Seven-day embryos produced in vitro via ICSI

By Roberta Milani / ABCCH (Translation: Caroline Pereira Ciagniwoda Padilla)
Photography: ABCCH

A new reality in the horse breeding program is now trending in Brazil through an assisted reproductive technique that produces in vitro embryos: ICSI – intracytoplasmic sperm injection. During ICSI, a single sperm is injected directly into the cytoplasm of the egg. This procedure is one of the most recent techniques in equine in-vitro reproduction that has made its way to Latin America.

According to Doctor Paula Fleury, a veterinarian and director of the company In Vitro; “Traditional artificial insemination requires a minimum of 150 million viable sperm, whilst for ICSI we only need one. Consequently, one advantage of this technique is to enable pregnancy using low quality, rare or even costly semen”.
In Vitro, a company based in Mogi Mirim (São Paulo State), is a pioneer in the use of ICSI in Brazil and offers breeders commercial production of embryos. ICSI research and development began in Brazil in 2015, but was only established and became commercially available in 2018.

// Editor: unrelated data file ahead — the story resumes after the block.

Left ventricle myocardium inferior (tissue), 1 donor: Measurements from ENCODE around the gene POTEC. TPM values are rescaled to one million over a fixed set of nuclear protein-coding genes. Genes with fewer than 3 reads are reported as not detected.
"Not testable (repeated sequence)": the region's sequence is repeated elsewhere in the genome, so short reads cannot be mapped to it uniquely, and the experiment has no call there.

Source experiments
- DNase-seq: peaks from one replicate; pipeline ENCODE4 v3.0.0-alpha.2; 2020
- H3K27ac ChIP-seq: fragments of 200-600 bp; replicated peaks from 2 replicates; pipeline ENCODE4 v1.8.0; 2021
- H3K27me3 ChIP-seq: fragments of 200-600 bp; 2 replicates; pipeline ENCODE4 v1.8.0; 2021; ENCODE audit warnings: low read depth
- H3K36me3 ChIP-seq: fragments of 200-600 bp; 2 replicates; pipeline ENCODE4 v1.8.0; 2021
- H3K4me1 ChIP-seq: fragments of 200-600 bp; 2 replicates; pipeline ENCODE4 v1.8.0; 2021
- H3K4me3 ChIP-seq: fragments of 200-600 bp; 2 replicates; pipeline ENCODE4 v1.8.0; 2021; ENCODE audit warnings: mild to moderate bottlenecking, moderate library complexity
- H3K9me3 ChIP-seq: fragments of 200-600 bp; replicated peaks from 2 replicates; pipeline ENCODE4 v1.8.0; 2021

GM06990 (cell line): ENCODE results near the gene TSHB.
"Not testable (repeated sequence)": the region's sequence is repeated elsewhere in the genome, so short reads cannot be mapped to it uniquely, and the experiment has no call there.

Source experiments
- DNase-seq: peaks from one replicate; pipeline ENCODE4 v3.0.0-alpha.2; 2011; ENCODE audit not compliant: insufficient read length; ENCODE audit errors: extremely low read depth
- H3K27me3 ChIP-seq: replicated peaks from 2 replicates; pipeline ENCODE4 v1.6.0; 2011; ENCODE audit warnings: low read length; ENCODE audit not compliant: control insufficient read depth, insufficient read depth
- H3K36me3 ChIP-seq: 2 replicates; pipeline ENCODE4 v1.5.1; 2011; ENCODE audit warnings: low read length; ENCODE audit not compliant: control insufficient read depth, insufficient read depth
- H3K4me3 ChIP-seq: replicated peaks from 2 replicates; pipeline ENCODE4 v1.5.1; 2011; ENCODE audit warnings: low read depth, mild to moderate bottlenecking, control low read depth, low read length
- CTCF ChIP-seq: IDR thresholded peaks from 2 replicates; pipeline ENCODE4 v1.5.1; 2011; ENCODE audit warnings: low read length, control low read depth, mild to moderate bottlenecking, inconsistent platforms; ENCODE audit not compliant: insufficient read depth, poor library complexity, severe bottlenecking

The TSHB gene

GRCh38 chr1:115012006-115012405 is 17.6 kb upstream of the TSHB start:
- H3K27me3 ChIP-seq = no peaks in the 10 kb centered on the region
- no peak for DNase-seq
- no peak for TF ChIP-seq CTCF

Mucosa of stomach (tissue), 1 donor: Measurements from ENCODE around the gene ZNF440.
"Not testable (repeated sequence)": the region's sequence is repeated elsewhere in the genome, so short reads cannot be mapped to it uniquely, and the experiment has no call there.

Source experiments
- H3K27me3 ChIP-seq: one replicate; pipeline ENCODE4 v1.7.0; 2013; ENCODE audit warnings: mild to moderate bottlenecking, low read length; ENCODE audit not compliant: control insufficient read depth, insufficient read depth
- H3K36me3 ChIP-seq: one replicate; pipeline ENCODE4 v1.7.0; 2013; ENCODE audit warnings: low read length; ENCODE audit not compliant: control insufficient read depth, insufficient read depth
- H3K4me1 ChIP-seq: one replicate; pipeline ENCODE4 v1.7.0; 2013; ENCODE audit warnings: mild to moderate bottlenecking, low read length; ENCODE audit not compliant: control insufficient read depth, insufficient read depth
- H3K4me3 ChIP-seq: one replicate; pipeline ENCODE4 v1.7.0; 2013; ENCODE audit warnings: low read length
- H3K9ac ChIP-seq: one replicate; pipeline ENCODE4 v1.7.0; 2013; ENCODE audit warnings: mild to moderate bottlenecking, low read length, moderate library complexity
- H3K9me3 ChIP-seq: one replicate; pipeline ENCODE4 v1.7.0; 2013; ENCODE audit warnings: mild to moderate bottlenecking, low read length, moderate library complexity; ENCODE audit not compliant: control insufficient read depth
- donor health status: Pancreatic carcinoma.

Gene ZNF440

ICSI procedure

Several studies show Brazil as the largest producer of equine embryos in the world, making up over 40% of the market and standing ahead of other powers such as Argentina and the USA. This sophisticated and highly-efficient technique places the country as a powerhouse in equine culture globally.
ICSI, which has already been used in human reproduction, enables pregnancies in horses with recovered eggs from donating mares that no longer respond to the traditional technique of transferring embryos (ET). The procedure can help bypass acquired reproductive problems, and especially low quality or expensive semen. In ICSI, each egg is injected with a single sperm from fresh or frozen semen and the resulting embryos are developed in the lab for approximately a week. Following in vitro culture, these embryos are frozen and ready to be transferred to the recipient mare... To read the complete article you need to be a subscriber

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